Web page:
Hurricane Isaac has hit pretty hard in the parishes (what Louisiana calls counties) south and southwest of New Orleans, with some areas there reporting worse flooding than occurred during Katrina. About 600,000 are without power in the region. More on the storm and its ongoing effects linked here from the Associated Press.
There is no “Tropical Landfall for Dummies” book that tropical systems can follow once they make it to shore. Every inland trek of a former tropical system is different. Some wash out almost entirely soon after landfall, becoming barely recognizable. Others continue well inland as an enormous rain producer, but not much else. Some spawn lots of tornadoes, most spawn a few, but others spawn very few or none away from the immediate coast. Some maintain a recognizable circulation for several days, sometimes regenerating if the circulation happens to get back over an ocean (Camille did this over the Atlantic in 1969, after its almost inconceivable dump of terrain-altering rain on central Virginia.) A few line up just right along a boundary between warm and cold air and successfully make the transition into a powerful extratropical low-pressure system, capable of producing hurricane-like winds far away from any ocean — the Galveston Hurricane of 1900, Hazel in 1954, Opal in 1996, Ike in 2008 are a few examples of that. Perhaps the most common thing a tropical system will do inland is slowly see its moisture sheared off from the circulation center, which then kind of dawdles around and slowly dies, cut off from any meaningful energy source. That appears to be the likely fate of Hurricane Isaac. Slowly and surely, it will wobble northward up the Mississippi River Valley, its moisture gradually becoming more unwound from its circulation center, and eventually pulled loose along a cold front sinking southeastward into the Upper Midwest and the Ohio Valley. The C-shaped pattern of the Hydrometerological Prediction Center forecast map shows the expected area of heaviest rains during the next 5 days, coming directly over some of the driest agricultural lands in the country, where many rivers are at near record lows and not expected to flood even if these amounts verify. At first, the rain will be closely connected to the circulation center of Isaac, but eventually, more of it will get pulled loose ahead of the cold front.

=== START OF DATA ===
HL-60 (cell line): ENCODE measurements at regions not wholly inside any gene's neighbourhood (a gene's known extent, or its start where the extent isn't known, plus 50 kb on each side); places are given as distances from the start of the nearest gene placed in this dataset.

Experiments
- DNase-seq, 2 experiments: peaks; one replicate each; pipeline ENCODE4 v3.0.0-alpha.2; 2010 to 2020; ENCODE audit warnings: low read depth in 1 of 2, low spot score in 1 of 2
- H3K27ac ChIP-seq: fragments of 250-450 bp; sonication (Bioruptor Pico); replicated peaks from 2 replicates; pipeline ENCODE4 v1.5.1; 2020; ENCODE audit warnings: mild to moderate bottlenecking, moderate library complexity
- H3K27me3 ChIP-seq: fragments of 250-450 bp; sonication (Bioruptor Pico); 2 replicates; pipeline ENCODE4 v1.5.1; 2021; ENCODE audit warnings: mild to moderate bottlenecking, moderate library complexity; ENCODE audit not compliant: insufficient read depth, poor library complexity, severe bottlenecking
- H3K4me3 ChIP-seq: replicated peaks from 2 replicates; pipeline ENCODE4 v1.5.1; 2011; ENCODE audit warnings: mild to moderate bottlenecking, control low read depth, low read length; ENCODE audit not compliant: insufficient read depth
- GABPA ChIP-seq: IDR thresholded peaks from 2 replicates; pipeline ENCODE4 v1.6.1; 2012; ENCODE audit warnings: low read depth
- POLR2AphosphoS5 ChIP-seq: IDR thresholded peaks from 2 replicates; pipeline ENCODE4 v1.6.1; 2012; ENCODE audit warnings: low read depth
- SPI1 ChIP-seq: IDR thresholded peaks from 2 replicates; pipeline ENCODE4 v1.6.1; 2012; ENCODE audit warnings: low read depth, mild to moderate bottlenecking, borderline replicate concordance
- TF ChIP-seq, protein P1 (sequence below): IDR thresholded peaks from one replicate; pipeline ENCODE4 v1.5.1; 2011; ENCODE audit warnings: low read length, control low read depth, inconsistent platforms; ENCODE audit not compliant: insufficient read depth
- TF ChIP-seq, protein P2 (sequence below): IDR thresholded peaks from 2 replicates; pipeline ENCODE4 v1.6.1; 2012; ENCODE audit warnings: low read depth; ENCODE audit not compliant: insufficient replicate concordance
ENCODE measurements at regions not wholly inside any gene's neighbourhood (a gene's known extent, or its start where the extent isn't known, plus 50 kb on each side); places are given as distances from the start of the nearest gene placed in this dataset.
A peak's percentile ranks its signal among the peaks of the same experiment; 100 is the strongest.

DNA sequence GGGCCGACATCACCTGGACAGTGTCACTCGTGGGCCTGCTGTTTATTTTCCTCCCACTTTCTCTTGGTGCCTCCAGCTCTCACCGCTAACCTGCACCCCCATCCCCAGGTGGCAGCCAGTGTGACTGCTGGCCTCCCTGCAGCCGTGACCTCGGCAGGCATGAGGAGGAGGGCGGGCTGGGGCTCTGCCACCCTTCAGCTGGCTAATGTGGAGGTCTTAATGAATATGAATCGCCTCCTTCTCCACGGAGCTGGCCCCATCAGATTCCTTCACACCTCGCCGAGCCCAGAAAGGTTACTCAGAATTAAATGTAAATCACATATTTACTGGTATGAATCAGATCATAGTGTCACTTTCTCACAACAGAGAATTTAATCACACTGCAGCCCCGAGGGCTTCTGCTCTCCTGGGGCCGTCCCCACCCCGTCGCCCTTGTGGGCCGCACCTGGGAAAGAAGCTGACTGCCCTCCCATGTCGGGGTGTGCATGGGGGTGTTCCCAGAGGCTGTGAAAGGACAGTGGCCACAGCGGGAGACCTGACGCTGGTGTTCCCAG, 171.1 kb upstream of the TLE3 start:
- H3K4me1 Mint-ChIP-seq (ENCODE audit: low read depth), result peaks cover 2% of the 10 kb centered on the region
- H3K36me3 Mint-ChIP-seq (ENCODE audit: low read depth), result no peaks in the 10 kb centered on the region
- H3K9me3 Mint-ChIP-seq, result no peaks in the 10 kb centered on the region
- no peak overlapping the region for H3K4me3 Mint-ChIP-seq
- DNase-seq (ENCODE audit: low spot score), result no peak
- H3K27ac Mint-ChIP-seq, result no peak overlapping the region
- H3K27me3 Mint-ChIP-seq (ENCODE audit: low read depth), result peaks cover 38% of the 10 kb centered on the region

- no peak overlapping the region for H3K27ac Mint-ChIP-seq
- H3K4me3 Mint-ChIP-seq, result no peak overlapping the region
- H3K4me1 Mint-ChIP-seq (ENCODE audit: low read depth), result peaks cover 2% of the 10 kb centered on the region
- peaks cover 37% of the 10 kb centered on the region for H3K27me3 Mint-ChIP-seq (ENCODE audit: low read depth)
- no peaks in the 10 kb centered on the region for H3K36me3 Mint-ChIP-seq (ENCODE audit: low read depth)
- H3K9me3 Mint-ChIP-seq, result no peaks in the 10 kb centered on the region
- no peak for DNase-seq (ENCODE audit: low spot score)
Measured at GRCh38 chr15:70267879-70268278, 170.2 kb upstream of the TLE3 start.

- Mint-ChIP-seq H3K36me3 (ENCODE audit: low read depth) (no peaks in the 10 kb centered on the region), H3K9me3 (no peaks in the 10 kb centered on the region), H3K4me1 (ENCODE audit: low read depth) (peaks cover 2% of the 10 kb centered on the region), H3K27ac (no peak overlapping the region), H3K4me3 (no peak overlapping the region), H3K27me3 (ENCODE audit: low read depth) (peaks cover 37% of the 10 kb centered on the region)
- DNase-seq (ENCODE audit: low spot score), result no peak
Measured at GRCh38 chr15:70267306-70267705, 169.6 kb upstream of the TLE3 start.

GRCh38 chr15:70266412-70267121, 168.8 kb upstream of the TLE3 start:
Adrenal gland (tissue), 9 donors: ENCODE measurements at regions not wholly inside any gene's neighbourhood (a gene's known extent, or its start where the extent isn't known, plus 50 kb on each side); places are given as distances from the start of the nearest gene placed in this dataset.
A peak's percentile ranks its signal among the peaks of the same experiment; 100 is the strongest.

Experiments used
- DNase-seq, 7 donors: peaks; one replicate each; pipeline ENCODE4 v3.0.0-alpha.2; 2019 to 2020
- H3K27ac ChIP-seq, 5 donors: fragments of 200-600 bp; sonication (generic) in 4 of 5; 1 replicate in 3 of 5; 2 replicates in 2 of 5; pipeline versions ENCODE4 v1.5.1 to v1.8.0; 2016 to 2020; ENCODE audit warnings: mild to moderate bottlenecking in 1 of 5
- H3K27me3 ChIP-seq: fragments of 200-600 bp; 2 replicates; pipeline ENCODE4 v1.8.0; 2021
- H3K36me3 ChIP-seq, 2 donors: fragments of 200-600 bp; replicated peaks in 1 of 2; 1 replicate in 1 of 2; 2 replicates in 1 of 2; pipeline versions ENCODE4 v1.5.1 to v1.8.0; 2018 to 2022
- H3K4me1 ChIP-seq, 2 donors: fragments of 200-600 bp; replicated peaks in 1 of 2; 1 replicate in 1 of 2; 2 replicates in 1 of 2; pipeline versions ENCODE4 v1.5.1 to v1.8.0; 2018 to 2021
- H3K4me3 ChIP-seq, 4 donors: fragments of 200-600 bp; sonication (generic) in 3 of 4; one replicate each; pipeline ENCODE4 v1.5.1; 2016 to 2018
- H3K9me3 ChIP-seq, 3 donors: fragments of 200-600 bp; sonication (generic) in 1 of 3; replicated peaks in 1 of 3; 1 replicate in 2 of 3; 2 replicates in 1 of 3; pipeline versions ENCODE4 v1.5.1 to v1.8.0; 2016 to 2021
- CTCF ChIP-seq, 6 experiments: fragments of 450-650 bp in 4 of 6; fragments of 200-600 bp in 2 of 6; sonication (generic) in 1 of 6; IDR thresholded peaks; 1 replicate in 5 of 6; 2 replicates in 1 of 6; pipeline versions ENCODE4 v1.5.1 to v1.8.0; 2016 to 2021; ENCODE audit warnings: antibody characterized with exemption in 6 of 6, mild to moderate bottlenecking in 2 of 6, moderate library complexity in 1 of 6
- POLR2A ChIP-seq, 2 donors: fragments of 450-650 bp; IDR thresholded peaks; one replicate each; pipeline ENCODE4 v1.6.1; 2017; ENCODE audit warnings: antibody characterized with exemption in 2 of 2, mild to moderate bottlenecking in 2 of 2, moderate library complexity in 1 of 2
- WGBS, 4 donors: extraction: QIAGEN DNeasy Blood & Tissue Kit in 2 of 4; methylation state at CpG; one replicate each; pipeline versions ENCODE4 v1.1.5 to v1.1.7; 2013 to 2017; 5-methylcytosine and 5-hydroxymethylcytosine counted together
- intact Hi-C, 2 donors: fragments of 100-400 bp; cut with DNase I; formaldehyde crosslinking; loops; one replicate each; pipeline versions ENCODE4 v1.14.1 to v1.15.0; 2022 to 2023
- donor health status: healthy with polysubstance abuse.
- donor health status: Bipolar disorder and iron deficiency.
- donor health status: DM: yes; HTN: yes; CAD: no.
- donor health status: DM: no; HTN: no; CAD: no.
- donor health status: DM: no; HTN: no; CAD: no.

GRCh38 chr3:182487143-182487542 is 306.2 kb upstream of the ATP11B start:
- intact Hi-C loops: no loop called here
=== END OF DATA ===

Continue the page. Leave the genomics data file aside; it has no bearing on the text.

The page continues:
As the front advances south and east and possibly stalls across the Ohio/Tennessee Valley, central Appalachians and Mid-Atlantic, it is possible that some of Isaac’s moisture will find its way to Southwest Virginia. The HPC map even suggests an inch or so of rain may be possible in some of our region by late in the weekend and early next week (Yes, Hokie fans, there may be a chance of Isaac-inspired showers for the season opener with Georgia Tech in Blacksburg on Monday night — hopefully not the stormy mess of 2000 when the same two teams tried to open the season at Lane Stadium.) The HPC weather map for Sunday morning still shows the remnant low of Isaac centered over Illinois, weakening but riding the front. While this front will likely not provide a sharp enough boundary to help Isaac spin into a powerful inland low, the former Isaac may have enough rotation left to keep spinning southwest winds along the front and over the mountains, bringing some warm, moist Gulf of Mexico air that can be squeezed out by the front and any upper-level impulses that move along it. The short answer to whether Isaac will affect our weather is that it will not directly impact us the way Frances, Ivan and Jeanne did in 2004 or Tropical Storm Lee did last September, moving right at us from the coast with heavy rain and a tornado threat, but a little of what it once was may get mixed up in our atmosphere by late in the Labor Day weekend and enhance our chance of showers.
Until then — more seasonable, mostly dry days with highs in the 80s and lows in the 60s. Perhaps a little better chance of showers by Thursday and Friday as Gulf moisture starts building a bit.